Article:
If you look at the work of the best street photographers, you will not find telephoto lenses. It is always a 35mm lens or something similar. Such a focal length does not allow the photographer to spy from afar. Rather, they have to be among those they are photographing as a part of their environment. This encourages the photographer to do a better job of empathizing with and humanizing their subjects. It generally forces them to interact with those whom they are photographing, and that can result in not only better photos, but less exploitative, more symbiotic, and more respectful interactions. Using such a focal length generally forces the photographer to make their presence known and to address the concerns of their subjects. And if we are going to use people for our art, isn't it only fair that they at least have a say in that?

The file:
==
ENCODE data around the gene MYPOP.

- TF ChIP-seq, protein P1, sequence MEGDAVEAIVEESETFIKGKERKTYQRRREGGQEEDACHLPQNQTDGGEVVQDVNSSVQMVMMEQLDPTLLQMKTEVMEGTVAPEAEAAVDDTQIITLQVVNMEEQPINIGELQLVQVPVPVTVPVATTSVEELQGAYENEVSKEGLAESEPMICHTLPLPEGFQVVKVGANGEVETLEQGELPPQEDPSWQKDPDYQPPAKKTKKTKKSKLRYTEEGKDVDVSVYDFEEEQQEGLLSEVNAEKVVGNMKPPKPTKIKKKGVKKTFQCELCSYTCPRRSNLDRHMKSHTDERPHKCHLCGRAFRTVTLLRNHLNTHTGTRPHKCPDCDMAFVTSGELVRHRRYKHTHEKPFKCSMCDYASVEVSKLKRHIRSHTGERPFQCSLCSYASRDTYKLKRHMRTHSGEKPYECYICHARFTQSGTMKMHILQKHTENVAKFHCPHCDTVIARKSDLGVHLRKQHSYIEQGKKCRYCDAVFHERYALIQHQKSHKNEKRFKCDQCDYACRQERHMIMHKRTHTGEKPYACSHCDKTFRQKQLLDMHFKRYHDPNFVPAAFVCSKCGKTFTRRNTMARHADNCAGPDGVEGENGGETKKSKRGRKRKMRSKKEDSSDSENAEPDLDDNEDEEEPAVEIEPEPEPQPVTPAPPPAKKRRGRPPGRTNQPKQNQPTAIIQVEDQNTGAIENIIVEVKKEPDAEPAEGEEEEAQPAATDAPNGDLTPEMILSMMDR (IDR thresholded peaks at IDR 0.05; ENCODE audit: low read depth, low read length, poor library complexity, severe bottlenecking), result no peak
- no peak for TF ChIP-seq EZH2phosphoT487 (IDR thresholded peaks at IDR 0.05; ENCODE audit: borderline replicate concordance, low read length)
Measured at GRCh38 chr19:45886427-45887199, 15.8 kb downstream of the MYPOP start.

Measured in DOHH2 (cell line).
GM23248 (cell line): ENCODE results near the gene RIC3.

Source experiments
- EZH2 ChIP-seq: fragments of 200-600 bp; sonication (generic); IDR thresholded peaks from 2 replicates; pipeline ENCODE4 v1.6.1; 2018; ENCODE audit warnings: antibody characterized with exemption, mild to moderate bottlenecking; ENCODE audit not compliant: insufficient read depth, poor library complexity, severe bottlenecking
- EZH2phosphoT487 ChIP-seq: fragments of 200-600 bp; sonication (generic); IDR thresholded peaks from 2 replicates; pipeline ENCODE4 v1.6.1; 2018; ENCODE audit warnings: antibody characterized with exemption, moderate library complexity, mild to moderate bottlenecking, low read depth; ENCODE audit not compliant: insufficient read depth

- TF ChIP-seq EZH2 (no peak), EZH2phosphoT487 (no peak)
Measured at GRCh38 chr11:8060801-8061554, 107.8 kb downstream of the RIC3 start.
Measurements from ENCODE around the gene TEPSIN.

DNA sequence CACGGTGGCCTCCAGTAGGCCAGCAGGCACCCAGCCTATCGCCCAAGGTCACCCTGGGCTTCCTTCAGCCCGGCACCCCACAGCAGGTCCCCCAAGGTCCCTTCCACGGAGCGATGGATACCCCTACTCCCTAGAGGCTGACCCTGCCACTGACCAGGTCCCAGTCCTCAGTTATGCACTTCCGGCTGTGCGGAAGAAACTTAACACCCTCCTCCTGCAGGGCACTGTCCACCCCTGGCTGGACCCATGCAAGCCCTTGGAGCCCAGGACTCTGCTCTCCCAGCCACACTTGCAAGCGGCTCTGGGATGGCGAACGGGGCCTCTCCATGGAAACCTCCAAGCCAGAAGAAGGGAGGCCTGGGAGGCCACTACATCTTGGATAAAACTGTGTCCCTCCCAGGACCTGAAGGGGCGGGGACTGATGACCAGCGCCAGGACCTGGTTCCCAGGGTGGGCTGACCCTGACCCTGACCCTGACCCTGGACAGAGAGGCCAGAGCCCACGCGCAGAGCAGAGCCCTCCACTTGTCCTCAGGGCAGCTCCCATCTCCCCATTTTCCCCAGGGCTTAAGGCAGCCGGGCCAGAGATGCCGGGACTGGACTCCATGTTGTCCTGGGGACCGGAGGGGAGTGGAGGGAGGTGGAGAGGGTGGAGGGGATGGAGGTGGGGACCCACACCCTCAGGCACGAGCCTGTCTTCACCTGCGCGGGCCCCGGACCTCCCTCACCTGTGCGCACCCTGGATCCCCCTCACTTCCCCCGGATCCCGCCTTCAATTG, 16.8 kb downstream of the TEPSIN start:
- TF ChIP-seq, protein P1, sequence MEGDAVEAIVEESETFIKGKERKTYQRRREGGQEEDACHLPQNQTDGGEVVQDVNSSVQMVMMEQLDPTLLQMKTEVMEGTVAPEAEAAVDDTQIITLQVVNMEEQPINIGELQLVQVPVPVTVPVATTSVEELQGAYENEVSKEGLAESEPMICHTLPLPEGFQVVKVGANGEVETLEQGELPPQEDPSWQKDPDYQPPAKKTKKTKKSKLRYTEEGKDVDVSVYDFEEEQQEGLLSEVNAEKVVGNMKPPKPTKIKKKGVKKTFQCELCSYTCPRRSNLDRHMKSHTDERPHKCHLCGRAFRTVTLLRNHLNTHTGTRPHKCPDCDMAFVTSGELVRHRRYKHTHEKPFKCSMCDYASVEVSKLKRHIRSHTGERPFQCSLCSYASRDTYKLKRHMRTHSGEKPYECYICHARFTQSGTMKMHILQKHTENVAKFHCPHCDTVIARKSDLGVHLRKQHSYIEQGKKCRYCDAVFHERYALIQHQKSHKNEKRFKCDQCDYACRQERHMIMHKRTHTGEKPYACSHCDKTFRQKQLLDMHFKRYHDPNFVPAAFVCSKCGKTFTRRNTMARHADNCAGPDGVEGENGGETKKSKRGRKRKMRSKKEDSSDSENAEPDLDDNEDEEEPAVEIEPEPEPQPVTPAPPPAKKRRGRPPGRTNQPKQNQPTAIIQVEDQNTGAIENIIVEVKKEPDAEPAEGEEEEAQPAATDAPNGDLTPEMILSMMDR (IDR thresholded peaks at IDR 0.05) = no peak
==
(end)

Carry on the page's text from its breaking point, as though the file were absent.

Reactive

This is the sort of street photography I hate the most. It is more an assault than it is photography. What I am talking about is the sort of photography where the photographer intentionally invades the subject's personal space in a brash way so as to provoke a reaction. I am talking about the Bruce Gildens of the world. You can see what I mean below:

Of course, if you intentionally surprise someone by jumping in their face with a camera and flash, you are going to get a reaction. What is that accomplishing, though? The photo you caught is not genuine. It is not the person in a state natural to them. It is not the person interacting with their surrounding environment. All you have captured is the person reacting to being harassed by you and your camera. What photographic value does that have? What artistic value? I know this sort of photography has some sort of audience, as it still gets views, but I personally hope that the test of time is unkind to it and relegates it to a footnote that says it was more about harassing people for pictures than any sort of skilled photography.

Legal But Not Right